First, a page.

The next drama was not the fault of the rack, but my towbar. I drive a GM Holden Commodore and just had a 1600kg (3500lbs) hitch towbar fitted. It turns out that the hole for the locking pin in this towbar is not centred to the centerline of the receiver. I can only imagine this has been done to prevent the tongue (the part that holds your towball) from being locked in place upside down. Sure enough, there was no way I could get a pin through the receiver and through the centred hole in the rack.
After contemplating what to do, such as manufacturing a new hitch tube for the rack, with an offset hole, I simply ended up drilling a new offset-hole into the existing hitch tube. This proved to be worthwhile anyway as it allowed me to position the bike rack closer to the car than the standard holes permit.
The instructions say to be wary about tightening the clamps too much, as they can crush the frame. This has caused me some grief, because I don't want to overtighten the clamps for fear of destroying my frame, but I find that even with good clamping force, the bikes will tend to start leaning (due to the pressure of the wind upon them) if travelling at 70-80 km/h or more. So instead of the bikes sitting vertically they start leaning over, which is very disconcerting. To combat this means we still end up tying the bikes to the vertical pole by means of old inner tubes, which keeps them in place.
I have successfully managed to load 4 bikes onto the rack but haven't actually tried driving the car with that many. My wife's previous bike (before her Giant Iguana) had the twin sloping down-tubes, and to fit this to the rack required that her water bottle cages be removed. The new Iguana (17") fits OK with the water bottle cage attached.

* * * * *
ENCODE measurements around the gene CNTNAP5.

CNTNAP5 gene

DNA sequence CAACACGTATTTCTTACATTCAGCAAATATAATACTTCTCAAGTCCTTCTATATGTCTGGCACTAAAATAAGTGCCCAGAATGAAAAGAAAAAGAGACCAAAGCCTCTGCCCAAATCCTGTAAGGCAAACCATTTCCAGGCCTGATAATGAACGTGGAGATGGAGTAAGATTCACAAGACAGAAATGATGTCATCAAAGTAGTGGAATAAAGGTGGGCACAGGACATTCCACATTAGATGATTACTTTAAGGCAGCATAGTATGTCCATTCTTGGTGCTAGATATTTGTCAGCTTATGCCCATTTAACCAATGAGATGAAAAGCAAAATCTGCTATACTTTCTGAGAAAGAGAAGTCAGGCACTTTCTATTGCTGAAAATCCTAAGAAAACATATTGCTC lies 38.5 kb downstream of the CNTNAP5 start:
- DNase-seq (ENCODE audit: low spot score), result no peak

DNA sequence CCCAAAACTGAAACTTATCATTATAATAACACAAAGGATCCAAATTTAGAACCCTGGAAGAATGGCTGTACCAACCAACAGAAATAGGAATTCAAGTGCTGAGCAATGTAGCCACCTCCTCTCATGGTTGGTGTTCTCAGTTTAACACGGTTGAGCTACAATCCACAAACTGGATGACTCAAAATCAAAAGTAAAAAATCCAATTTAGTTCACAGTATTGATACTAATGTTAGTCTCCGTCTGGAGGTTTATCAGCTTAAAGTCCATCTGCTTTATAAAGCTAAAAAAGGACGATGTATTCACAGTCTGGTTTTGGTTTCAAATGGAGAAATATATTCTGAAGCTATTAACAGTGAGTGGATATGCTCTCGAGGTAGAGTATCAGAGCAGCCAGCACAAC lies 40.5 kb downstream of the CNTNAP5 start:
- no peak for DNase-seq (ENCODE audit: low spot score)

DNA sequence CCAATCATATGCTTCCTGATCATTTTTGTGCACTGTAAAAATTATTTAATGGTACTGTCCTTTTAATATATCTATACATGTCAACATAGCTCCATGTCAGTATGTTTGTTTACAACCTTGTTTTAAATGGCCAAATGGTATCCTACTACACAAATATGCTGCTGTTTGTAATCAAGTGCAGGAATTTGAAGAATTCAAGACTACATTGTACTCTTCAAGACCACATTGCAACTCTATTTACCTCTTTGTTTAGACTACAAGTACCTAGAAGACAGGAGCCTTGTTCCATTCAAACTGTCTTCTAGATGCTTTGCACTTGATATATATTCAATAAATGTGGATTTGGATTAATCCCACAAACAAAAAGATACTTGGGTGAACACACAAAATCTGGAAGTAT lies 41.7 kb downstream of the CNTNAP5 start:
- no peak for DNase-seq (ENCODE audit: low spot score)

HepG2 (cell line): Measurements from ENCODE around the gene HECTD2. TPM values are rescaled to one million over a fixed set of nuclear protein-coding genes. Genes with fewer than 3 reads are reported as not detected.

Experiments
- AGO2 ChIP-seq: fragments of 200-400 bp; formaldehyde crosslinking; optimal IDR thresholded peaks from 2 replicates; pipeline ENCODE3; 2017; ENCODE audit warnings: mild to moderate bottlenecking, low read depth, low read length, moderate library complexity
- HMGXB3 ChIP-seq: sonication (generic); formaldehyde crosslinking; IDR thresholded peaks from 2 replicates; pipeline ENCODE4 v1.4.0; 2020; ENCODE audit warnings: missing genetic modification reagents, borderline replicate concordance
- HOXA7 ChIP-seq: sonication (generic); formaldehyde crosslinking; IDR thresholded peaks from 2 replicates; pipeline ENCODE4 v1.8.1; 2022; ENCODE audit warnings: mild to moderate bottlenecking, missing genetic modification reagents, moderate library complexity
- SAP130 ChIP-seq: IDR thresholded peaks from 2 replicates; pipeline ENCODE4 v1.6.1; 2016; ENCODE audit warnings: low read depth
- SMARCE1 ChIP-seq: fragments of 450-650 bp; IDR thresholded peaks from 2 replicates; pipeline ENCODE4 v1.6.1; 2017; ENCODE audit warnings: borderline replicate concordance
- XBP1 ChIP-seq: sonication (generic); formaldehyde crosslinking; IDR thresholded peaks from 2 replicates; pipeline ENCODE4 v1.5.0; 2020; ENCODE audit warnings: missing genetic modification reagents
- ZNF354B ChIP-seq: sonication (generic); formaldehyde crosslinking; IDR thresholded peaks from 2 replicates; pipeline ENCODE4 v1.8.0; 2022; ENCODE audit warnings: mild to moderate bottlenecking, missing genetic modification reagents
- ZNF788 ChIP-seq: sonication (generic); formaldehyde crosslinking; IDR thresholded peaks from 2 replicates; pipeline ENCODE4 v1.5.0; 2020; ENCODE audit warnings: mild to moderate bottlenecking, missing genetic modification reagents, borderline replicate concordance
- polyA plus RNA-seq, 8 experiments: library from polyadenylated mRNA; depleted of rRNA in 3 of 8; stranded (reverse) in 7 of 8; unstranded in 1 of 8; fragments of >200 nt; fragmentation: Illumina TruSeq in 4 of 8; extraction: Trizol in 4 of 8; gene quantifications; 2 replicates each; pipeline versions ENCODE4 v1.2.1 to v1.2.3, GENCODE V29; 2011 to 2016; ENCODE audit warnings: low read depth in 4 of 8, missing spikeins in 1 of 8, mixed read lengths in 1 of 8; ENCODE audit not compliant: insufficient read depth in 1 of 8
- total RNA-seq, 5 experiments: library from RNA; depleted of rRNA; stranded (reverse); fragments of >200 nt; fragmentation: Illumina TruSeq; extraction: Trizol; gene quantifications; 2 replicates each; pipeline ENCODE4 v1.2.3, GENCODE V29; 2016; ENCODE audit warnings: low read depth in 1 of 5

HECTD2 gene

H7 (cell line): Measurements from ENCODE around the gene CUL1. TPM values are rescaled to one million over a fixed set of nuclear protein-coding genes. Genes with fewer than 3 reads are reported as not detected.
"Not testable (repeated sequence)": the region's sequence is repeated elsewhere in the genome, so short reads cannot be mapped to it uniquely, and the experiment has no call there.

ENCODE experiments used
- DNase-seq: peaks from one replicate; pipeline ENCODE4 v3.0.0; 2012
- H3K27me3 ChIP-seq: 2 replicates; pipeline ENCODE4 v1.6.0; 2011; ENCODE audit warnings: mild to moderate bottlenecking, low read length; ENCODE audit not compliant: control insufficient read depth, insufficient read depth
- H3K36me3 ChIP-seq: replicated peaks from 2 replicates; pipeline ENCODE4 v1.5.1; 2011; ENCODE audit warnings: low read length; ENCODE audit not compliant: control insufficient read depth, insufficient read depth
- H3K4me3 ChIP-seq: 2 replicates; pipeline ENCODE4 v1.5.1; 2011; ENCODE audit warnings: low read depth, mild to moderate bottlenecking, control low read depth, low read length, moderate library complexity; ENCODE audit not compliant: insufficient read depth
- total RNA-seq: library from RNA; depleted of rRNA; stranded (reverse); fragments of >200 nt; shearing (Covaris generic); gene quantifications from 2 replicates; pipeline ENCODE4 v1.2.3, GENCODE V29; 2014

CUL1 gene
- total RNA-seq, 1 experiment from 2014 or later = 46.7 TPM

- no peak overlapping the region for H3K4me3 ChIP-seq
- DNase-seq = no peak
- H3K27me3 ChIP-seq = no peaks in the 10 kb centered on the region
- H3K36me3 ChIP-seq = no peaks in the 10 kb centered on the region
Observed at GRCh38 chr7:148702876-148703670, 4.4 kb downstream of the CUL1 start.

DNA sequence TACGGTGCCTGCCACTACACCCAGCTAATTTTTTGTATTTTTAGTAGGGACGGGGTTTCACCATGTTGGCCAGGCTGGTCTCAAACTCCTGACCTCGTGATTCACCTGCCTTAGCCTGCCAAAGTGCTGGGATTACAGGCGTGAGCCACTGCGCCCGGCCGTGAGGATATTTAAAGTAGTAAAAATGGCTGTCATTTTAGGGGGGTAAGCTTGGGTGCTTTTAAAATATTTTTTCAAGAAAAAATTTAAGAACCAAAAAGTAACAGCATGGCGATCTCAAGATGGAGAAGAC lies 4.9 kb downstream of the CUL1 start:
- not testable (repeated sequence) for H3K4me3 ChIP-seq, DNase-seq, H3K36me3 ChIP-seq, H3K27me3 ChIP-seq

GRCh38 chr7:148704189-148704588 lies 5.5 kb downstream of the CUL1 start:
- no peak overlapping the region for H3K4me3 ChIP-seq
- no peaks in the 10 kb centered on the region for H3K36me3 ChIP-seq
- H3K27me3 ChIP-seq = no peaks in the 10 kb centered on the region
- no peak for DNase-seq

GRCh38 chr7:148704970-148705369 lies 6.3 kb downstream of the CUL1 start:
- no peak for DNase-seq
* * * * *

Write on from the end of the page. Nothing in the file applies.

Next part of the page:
Most bike racks of these types will be quite loose in the receiver (thereby having a tendency to move around a bit) unless you use Swagman'sr locking mechanism or the receiver itself has a locking mechanism (ours simply has a bolt and locking nut that one can tighten to lock the hitch in place).
Despite the issue with the bikes tilting in the rack, we still consider this a very good rack and it seems solid when we're driving with the bikes on it.
The whole security/locking issue for the bikes is a little pointless in my opinion. Sure the locking knobs will prevent a casual thief from making off with the bike, but the fact of the matter is that the entire rack connects to its base section with two bolts, and anyone determined and armed with a spanner or ratchet could make off with a locked rack (and all the bikes on it) in less than a minute or so. So having locking knobs and locking hitch pins is fine, but the bolts themselves become the weakest link. I suppose you could put some Loctite or something on the threads.
The one final disappointment is that a rack of this quality does not come with any means of securing a bicycle rack registration plate to it. In Victoria this is a legal requirement if the bikes obscure the vehicle's registration plate (the bicycle rack registration plate is a smaller replica of your car's registration plate).
from New York
Date Reviewed: July 28, 2002
Strengths: Everything in a bike rack! This is a great product, searched EVERYWHERE to find not only a fold down four (4) bike rack of this quality, but for the best deal on it. Very strong, takes a beating, excellent construction.
If quality, service and ease of use are important, I would highly suggest a Swagman Bike Rack. I have been very impressed. Best place to purchase, including free shipping, is http://www.swagmanbikeracks.com